Thursday, April 7, 2016

A Review: The Witness...

This weekend I had the pleasure of delving into Jonathan Blow's The Witness on PS4 with my friend Jeff.  And my friend Armand.  Who turned out to be the smartest of us, to the shock of all.

For those of you who don't know, The Witness is an environmentally-based puzzle game for multiple platforms.  Each puzzle in the game has you drawing a line through a grid of squares.  That's it.  It sounds simple, but it quickly becomes head-scratchingly baffling.

Sometimes you'll look at a puzzle full of dots and colored squares that look like a foreign language, hopelessly confused.  Then you'll stumble across a simpler version of the puzzle that visually teaches you the rules for solving that type of puzzle.  And when you finally make it through a series of lines through grids, sussing out what their particular solutions are, you'll go back to that original puzzle and realize the solution is easy!  You just didn't have the rules before.

This happens OFTEN.  Sometimes I stared at a puzzle trying to figure out its secret rules, only to determine I must not have the knowledge yet to solve it, and then turn around to see a simpler version posted across a beautifully rendered ruin.  Other times I'd give up on a puzzle I can't figure out, and I never saw another of them in my time.

It's hard to tell if you're not seeing an obvious solution or if you're not equipped with the rules to solve it.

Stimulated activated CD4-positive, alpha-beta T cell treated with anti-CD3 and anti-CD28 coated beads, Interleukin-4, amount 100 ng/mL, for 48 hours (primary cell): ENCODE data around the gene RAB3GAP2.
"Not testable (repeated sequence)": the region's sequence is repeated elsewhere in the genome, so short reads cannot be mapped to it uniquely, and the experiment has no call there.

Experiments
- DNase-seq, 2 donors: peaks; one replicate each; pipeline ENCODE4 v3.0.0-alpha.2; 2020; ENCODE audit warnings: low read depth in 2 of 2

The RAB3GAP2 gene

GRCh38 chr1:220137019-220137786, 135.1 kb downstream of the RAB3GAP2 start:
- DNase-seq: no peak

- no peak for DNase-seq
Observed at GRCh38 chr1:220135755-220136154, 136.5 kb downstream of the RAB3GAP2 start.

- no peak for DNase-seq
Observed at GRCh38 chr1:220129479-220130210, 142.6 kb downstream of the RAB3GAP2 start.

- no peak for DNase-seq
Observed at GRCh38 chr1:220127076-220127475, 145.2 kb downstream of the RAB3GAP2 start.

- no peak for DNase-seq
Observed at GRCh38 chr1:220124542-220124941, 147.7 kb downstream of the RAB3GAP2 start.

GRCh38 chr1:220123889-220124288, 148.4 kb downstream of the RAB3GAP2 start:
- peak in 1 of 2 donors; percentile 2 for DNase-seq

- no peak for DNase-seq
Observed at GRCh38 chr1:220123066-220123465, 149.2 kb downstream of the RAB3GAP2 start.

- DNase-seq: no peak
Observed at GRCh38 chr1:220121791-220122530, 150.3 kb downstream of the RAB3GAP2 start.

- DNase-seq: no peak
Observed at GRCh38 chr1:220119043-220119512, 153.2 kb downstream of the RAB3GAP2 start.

But the game is GORGEOUS.  It's the prettiest game I've played in a long time.

There are blazing orange forests and crystal blue waters, all hiding hidden line puzzles in their nooks and crannies.  And then...the ENVIRONMENTAL PUZZLES.  Oh, man.  This was basically our time playing:  "Wait.  Go back.  I think I saw something."

I was scanning the environment for circles and lines as Jeff ran around the gorgeous island.  In the sand, in the water, in the sky.  We slowly scoured the island looking for these, making very little headway.  But each time, the sense of satisfaction for solving or finding something was palpable.  High fives and shouting!  And then there were times where we KNEW something was a puzzle waiting to be solved but couldn't figure out the right angle to look at it from to make it work.  And then Armand would say, "Wait.  Try going over there."  And bam.  Solved.  

It was a riot.  For real.  I desperately want to dive back into this world.  

Currently it's available for PS4 and PC.  Xbone?  Maybe Xbone.  I've read there are plans of bringing it to iOS and Android.  That could be really neat.  I'm thinking I'm going to buy my own copy of this soon.  It's too good to pass on.  If you like puzzles and don't mind occasionally walking away frustrated only to have an AHA moment later, do yourself a favor and buy this.



Geoff said...

This post seriously has me questioning my disaffection for video games. I haven't played a video game in earnest since the days of Atari consoles and cartridges. Early 80s, no doubt. My favorite then was Missle Command. And a friend of mine had a castle game that three of us collaborated to win. Good times, good memories, long ago in a youth I have almost forgotten… Maybe I'm missing out on something—on iOS, current game stations, Mac, what have you… You have me thinking. I have invested in iOS games I don't play. Maybe it's time. Thank you.

Viewtiful_Justin said...

Hey, any time. I have played video games my entire life. Some years the video game bug seems to be in hibernation. But occasionally a game comes out that I just go nuts over. This one fell somewhere in the middle of that spectrum til I actually started playing it. I have to buy my own copy if I don't get it for my birthday on Monday. I have an almost physical need to get back to that colorful and engaging world and start solving puzzles again.